“I’m glad I finished Body Tempering,” Matija commented. “I’m not built for that sort of then. Contemplative techniques like Spirit Building really suit me.”

“Then you’re going to love the latter half,” Anton said. “You get to connect your body and spirit together.”

“… what?” Matija asked.

Anton shrugged, “Sorry. It’s impossible to get away from the body completely. That’s why all cultivators eventually grow old and die.”

“Even people like you?”

“Absolutely,” Anton said, “Though I can’t be certain of the time scale. Measured in centuries, to be sure, but will it be much greater than the peak of Life Transformation? That I cannot say.” Anton shrugged, “And starting old did me no favors in that regard. At this point, I imagine each star I gradually approach my end.”

“… is that okay?” Matija asked.

“Of course. As I said, everyone has to die. I’ve already accepted it a few times.”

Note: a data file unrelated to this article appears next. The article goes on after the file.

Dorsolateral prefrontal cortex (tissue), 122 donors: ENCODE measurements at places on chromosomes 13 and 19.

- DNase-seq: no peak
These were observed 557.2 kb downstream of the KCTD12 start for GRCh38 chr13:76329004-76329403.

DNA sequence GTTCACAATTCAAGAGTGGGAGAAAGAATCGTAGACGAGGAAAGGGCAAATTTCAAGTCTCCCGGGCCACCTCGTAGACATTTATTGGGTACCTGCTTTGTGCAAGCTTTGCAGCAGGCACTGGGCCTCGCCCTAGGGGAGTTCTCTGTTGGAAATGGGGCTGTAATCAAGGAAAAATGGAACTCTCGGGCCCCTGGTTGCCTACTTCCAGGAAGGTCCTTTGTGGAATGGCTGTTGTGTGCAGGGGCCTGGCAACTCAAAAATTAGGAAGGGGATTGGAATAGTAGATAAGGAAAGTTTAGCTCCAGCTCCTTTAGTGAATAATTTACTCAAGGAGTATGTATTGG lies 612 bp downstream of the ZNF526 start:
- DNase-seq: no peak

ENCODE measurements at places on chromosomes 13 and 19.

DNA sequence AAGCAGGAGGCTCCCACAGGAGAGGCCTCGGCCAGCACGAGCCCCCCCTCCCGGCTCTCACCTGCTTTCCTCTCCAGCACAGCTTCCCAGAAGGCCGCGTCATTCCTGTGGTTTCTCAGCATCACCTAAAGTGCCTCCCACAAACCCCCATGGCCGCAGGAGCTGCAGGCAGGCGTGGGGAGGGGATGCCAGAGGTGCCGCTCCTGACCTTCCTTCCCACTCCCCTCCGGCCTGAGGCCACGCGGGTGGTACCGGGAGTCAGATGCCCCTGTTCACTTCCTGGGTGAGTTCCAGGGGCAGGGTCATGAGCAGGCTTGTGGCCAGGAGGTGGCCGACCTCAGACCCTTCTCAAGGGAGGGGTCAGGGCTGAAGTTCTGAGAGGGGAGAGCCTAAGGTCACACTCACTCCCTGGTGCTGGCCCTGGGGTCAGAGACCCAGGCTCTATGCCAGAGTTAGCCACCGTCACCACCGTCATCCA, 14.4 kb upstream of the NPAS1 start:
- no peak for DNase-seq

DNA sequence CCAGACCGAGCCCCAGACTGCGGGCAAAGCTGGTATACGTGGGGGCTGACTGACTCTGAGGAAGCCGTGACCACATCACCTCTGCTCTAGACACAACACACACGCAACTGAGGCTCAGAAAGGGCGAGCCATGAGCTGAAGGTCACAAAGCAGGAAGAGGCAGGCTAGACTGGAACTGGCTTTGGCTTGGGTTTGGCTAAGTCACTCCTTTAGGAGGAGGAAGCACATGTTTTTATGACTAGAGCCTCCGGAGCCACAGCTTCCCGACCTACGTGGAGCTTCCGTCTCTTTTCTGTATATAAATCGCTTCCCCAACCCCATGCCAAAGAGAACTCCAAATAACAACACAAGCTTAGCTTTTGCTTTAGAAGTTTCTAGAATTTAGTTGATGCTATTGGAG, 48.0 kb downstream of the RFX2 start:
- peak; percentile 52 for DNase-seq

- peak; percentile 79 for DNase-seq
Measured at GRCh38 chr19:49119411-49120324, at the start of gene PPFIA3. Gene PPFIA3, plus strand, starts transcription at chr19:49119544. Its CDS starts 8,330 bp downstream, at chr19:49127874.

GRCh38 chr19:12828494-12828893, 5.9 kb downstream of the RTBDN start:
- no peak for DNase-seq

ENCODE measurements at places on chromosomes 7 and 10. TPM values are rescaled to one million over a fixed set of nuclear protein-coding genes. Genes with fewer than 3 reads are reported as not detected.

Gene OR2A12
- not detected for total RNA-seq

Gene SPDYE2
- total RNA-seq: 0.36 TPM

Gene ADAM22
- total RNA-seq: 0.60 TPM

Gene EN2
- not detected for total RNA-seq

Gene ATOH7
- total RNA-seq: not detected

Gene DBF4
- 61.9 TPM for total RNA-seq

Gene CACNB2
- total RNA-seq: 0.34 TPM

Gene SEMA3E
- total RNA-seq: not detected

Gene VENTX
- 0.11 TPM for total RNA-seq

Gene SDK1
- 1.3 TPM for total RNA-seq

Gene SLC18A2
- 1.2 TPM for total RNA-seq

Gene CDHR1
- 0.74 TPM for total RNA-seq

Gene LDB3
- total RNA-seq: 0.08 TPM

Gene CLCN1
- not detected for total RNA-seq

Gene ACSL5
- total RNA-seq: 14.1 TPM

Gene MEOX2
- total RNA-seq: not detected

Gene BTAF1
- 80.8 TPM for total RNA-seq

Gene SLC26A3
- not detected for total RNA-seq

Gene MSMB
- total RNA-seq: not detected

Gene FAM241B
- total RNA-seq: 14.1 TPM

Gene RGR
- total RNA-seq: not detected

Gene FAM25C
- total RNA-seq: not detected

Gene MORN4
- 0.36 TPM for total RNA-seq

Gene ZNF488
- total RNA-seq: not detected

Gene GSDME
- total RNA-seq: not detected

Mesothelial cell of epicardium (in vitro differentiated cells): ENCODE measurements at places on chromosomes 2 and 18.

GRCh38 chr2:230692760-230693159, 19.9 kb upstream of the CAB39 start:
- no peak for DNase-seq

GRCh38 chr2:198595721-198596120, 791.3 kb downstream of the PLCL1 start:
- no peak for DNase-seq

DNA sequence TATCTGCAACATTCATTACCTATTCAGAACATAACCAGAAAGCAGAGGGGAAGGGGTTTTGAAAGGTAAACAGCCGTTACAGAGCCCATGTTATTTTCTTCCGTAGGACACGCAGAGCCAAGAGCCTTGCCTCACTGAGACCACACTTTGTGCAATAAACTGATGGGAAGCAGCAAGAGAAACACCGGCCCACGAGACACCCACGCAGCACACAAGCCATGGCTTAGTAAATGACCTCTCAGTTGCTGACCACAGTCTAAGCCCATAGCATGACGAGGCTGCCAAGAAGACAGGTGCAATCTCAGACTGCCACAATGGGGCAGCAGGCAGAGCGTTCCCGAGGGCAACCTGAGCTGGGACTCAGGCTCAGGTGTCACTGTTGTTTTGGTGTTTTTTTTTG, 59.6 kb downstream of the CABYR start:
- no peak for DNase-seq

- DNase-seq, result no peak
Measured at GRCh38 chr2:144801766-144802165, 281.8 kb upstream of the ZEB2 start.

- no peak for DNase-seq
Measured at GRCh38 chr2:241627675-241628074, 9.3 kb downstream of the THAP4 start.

“What about the afterlife?”

“I’m not certain there is one,” Anton said.


“I won’t remember it,” Anton shrugged. “I might miss the next few cycles, or maybe I’ll never reincarnate. But I already got two lives anyway.”

“Wait, reincarnation is real?”

“I have a dear friend who has just recently found himself incarnated in a new body, in fact,” Anton nodded. “And there’s an entire extremely unpleasant sect founded upon the certainty of it, though they twist the system to suit their own needs. Otherwise, they could not guarantee any memories- at which point, they might not really be the same person.”

“Okay but…” Matija seemed to be struggling with Anton’s bluntness. “You’re not joking, right?”

“I usually strive to make my joking clear,” Anton said. “I am quite serious on this.”